Design Sprints are Absurd

It’s Time to Get Serious

Jeff Davidson
Feb 6, 2020 · 11 min read

The ‘Design Sprint’, made extremely popular by Google Ventures is a highly problematic approach to innovation. At best, it’s a glorified ‘team-building’ exercise that has made its way into thousands of massive corporations, startups, and company workshops. Due to its adoption and promotion by Google, it has spread like absolute wildfire, but even on its’ best days shouldn’t be really be taken seriously in any organization, big or small. The reasons are simple.

First, it lacks any scientific rigor. Second, it creates social tension, leading to hurt egos and learned helplessness. Lastly, it is just too hasty and rudimentary for massive, multi-million dollar decisions to be made. Moreover, design sprints are an exercise better suited for social conferences— not high stakes development decisions. Could you imagine Nasa using design sprints to develop solutions for a man-mission to Mars? It’s absurd.

The ‘Design Sprint’ has been made extremely popular by the book ‘Sprint’ by Jake Knapp, which outlines how an electoral conceptualization and omission process can help companies ‘solve anything ever’. The only problem is that sprinting never really solved any worthy problems. What it does do, is inflate ego’s while creating group friction which is inherently bad for innovation and the organization at large.

What is a Design Sprint?

The design sprint espoused by Google is a 5–10-day process of validating ideas and solving problems through research, conceptualization, and testing solutions with hypothetical end-users. Usually, sprints are exercised by teams which may include a designer, researcher, strategist, visual designer, and anyone else deemed fit to participate (managers and/or executives).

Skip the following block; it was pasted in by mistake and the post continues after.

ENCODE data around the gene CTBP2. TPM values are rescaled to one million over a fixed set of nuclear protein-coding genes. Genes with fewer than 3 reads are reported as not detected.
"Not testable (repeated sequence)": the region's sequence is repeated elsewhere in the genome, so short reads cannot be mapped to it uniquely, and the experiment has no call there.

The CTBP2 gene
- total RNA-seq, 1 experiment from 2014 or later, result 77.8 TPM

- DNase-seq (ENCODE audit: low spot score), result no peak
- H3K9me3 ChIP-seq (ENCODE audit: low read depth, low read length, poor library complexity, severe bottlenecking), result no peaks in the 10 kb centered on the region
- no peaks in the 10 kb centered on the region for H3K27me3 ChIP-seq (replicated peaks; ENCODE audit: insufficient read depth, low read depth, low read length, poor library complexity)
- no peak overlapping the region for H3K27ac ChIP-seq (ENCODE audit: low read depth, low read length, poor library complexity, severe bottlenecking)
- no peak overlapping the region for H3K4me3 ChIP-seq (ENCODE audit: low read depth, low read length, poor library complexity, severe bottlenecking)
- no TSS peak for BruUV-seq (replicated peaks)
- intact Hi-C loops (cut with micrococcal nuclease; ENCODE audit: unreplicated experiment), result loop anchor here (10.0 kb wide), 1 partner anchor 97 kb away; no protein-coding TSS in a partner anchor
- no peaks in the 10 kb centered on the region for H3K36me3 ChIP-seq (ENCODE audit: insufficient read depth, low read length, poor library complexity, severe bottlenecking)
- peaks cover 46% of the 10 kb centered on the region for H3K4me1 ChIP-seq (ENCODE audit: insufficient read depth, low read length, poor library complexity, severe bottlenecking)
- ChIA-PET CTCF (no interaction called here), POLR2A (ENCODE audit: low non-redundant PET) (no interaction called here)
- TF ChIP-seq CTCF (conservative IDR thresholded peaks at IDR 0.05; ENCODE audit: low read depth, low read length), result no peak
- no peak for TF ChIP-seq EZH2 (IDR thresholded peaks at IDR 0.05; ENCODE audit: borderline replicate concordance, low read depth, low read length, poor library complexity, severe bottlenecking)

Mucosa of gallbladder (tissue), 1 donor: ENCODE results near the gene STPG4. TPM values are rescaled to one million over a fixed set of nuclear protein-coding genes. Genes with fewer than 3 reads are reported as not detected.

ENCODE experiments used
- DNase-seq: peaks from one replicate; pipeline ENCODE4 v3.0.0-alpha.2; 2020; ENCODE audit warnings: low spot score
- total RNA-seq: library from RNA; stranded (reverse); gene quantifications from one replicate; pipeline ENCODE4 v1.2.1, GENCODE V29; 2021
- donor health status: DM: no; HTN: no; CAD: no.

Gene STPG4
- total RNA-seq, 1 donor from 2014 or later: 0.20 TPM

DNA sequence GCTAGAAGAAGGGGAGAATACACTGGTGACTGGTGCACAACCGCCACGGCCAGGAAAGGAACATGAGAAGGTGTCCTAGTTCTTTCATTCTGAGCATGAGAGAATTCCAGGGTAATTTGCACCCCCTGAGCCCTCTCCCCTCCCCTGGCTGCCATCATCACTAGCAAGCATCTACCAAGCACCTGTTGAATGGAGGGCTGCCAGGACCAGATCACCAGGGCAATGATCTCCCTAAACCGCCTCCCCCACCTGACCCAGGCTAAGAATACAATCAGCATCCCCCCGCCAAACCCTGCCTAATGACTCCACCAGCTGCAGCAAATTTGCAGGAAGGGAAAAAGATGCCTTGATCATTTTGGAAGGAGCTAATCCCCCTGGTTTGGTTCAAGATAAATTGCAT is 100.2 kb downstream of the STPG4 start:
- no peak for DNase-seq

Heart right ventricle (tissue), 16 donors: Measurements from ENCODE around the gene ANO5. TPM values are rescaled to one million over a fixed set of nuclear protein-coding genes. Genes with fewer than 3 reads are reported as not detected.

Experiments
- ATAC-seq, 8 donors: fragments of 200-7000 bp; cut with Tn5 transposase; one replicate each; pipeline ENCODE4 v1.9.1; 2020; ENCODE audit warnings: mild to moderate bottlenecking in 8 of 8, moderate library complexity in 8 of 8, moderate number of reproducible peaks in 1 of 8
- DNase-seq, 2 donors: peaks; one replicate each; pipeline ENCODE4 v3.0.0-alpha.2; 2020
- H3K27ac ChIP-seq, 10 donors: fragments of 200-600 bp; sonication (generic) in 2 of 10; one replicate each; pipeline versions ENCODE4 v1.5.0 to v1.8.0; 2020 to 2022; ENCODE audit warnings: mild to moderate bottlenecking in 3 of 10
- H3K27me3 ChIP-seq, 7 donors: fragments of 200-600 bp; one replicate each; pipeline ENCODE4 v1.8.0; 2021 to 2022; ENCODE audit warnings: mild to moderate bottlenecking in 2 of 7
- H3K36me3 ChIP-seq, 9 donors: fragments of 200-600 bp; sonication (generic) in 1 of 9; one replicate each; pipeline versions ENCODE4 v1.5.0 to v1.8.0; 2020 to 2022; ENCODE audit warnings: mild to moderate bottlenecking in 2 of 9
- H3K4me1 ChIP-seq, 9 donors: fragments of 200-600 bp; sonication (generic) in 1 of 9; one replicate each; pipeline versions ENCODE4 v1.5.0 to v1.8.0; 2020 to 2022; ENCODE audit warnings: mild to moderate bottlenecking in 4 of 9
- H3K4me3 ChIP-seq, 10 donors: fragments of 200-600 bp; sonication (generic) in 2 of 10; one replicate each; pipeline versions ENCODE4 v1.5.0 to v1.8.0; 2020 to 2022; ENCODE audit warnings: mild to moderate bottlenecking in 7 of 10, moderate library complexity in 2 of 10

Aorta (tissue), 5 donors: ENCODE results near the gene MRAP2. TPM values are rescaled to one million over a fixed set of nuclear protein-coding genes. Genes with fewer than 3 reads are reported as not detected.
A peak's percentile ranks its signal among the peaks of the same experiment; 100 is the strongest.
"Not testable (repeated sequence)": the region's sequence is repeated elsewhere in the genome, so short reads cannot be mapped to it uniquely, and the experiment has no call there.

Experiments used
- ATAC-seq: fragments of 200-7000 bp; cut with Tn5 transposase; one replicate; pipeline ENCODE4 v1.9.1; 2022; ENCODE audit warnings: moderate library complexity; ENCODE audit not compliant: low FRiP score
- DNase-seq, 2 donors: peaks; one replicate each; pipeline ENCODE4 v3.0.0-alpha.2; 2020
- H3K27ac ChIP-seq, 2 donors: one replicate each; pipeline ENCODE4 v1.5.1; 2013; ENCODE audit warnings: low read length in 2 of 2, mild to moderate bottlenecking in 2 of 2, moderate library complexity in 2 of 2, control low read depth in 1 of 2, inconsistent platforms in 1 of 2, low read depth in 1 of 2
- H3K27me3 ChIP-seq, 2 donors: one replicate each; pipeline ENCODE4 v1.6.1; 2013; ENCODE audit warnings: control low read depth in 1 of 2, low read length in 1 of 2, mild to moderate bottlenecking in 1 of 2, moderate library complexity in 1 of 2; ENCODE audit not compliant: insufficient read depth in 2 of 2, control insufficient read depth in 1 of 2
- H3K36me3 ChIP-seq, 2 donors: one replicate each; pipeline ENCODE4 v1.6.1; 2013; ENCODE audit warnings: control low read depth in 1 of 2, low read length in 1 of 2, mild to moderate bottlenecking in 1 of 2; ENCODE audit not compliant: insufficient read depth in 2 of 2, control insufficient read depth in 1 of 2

Teams of ~5 people are organized to work together in one–two week sessions where they’re tasked to solve a problem or work on a particular facet of a product (it could be the ‘account’ section of a website). On day one, members are asked to take part in a lightning round where they ask experts (often within the company) key questions that will help them understand the problem they’re tackling. One day two you then jump into ‘solution mode’. This is where each member of the team sketches solutions (~8 per person) based on their contextual understanding taken from the single day of research that was done the day prior. On day three, individuals choose their ‘best’ ideas, which are then presented to the rest of the group (sometimes anonymously). The group then ‘votes’ for which one they think is the best. When performing design sprints, this happens in person using physical dot stickers, or sometimes people use tools like Jira, or Basecamp to do the voting when teams are remote. Another caveat to this method is that you can’t vote for your own idea.

Illustration: Why Sticker Voting Kills Innovation by Jeff Davidson

Day four is when you make your chosen idea ‘come to life’. This is where you (or one person in the group) prototypes the voted solution to higher fidelity, so it looks ‘real’. This is usually done by a single member (you can’t really have 5 members working on a single prototype) using software like Sketch, Invision, Adobe XD, or Figma. Now on day five, you have a clickable prototype that you ‘test’ with a hypothetical user. Often, this is an individual within the company, and they are asked to ‘use’ this prototype and imagine/pretend it’s real. The team then learns how their hypothetical user reacts to the prototype to identify pain points so they can make it better. What happens next week is totally up to the organization. They could be working on another feature or they could be fixing problems with their current prototype. Nobody really knows where to go next.

Design Sprints Are a Bandwagon Trend